Jan. 31, 2010
MADISON, Wis. – Many of the student-athletes on the Wisconsin women’s hockey team will be going back to their roots when the Badgers hit the ice in Camp Randall Stadium on Feb. 6.
The Badger women and men will take part in a once-in-a-lifetime event in the Culver’s Camp Randall Hockey Classic. The women’s team will kick off the day at 2 p.m. in a WCHA matchup against Bemidji State and the men play Michigan at 5 p.m.
Most of the UW women’s hockey players grew up in cold-weather climates where they had easy access to ponds or outdoor rinks. For some, they even made rinks in their backyards.
Junior Anne Dronen a Chaska, Minn., native who grew up on a property with three ponds, would clear one every year using a snowblower, Bobcat or shovel. With the help of a hose, Dronen and her brother would smooth the surface to create a hockey rink.
“(Playing) outside is fun because you get in touch with the elements and you have a really good feel for the game and where it comes from,” said Dronen. “Nature is definitely a factor when you are playing outdoors. Some days are colder than others, but nothing beats the atmosphere.”
Freshman Saige Pacholok had a similar experience when her father created a rink in the backyard, making it easy for her and her brother to practice every day. A few years later, she moved into the city of Edmonton, Alberta, where she was able to go to an outdoor pond located just blocks from her house.
Pacholok’s biggest fans that day will be her uncle Dean Krawec, who was severely injured in an industrial accident over 16 years ago and is now confined to a wheelchair, her brother Ethan and her father Richard. Krawec never misses a game, whether he is following at home via the internet or making a trip out to Madison, which is why he chose the Culver’s Camp Randall Hockey Classic to celebrate his 40th birthday on Feb. 6.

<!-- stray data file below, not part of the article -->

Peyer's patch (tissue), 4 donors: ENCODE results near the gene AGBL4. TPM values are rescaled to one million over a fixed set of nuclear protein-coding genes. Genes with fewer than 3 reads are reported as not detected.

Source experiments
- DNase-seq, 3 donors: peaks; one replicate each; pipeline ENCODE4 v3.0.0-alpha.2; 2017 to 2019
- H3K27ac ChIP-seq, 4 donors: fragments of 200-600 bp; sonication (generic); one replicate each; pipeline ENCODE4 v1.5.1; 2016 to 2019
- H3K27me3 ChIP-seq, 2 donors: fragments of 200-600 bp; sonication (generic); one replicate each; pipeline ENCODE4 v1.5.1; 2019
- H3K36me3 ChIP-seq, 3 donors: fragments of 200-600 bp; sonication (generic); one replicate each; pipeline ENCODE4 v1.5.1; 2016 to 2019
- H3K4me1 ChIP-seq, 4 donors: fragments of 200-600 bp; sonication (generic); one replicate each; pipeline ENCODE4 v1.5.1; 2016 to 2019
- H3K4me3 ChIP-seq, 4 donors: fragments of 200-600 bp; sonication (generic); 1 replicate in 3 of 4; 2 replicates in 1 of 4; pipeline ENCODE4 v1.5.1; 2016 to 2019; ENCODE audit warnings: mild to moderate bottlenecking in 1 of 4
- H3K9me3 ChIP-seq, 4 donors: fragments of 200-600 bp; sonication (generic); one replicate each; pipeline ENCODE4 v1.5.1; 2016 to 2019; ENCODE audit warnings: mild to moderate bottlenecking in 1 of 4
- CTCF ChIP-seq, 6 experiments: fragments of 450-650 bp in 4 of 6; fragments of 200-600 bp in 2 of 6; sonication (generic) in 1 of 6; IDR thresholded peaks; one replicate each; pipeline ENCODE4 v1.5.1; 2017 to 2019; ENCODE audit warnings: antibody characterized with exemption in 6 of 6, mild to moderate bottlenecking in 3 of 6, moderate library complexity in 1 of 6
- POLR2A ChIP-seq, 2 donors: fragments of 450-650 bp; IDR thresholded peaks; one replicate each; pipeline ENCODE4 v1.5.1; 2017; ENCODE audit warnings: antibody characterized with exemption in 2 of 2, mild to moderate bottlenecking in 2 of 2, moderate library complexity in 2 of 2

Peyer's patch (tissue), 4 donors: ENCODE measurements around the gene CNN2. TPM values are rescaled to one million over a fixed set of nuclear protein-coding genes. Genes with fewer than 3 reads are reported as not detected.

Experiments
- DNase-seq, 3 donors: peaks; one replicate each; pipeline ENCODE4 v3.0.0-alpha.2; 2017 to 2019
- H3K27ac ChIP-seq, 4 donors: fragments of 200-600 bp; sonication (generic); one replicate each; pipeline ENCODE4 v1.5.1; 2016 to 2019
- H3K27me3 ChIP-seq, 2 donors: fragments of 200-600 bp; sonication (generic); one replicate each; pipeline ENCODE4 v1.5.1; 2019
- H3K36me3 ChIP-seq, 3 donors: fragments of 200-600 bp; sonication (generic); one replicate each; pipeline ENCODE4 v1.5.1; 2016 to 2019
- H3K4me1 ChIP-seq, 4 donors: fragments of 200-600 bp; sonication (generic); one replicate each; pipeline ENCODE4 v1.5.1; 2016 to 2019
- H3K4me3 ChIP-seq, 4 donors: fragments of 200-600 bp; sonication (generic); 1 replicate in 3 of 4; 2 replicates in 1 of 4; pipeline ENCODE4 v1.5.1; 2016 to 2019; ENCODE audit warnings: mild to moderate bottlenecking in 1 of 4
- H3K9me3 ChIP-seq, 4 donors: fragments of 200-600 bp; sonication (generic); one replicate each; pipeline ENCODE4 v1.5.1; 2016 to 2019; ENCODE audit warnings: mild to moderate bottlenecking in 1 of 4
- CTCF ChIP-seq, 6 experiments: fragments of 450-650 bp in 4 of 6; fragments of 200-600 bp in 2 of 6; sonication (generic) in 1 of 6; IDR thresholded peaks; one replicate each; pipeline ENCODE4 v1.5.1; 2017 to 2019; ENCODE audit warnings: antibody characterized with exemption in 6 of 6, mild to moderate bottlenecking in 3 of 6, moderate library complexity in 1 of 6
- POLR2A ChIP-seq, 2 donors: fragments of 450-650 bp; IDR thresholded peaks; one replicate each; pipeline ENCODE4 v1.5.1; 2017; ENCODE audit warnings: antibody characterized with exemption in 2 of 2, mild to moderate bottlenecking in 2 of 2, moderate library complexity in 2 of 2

“We’re going to bring people together and it’s going to be a really good experience,” said Pacholok. “Not just for the players, but as a fan of hockey and college hockey. It’s going to be very good for the people in the Madison area and for the people visiting. I know my family is excited and I can’t wait to have them here and hopefully give them a good game.”
The event isn’t just exciting for the players, but for the fans as well. With so many activities surrounding the classic (click here for info), it is sure to be a fan favorite as the Badgers try to draw the biggest crowd in college hockey history.
“I’m really excited because in Edmonton, they had the Heritage Classic where the Edmonton Oilers played the Montreal Canadiens,” said Pacholok. “I wasn’t there, but I was watching it, and I think the atmosphere was amazing more than anything.”
“I think it would be a good day for a family to come out and bring the kids and get to watch both the women and the men compete outdoors,” said Dronen. “If it’s one of those pretty days in the winter when the sun is shining and somewhat warm, I think we’ll be fine.”
The Weather Channel predicts a 32-degree high and an overcast sky for the showdown, but the players are prepared to play in anything.
“Back home we would play in extremely cold weather,” said Pacholok. “If you are having fun and you are working hard, it’s not even a factor at all. I think it just brings more charisma to the experience.”
Many of Dronen and Pacholok’s Badger teammates have grown up playing outdoors, but for some, Camp Randall will be their first experience. For juniors Kelly Nash and Olivia Jakiel, they didn’t have outdoor ponds in their backyard growing up in California. Senior Kyla Sanders, a Fort Myers, Fla., native, also grew up in a warm weather state.
“It will be my first time playing outside,” said Sanders. “I have always wanted to skate outside and skate on a pond, so I can’t wait for this experience.”
While some will be reminded of childhood memories, they will all be experiencing the Camp Randall atmosphere together.
Jacqueline Boscacci, UW Athletic Communications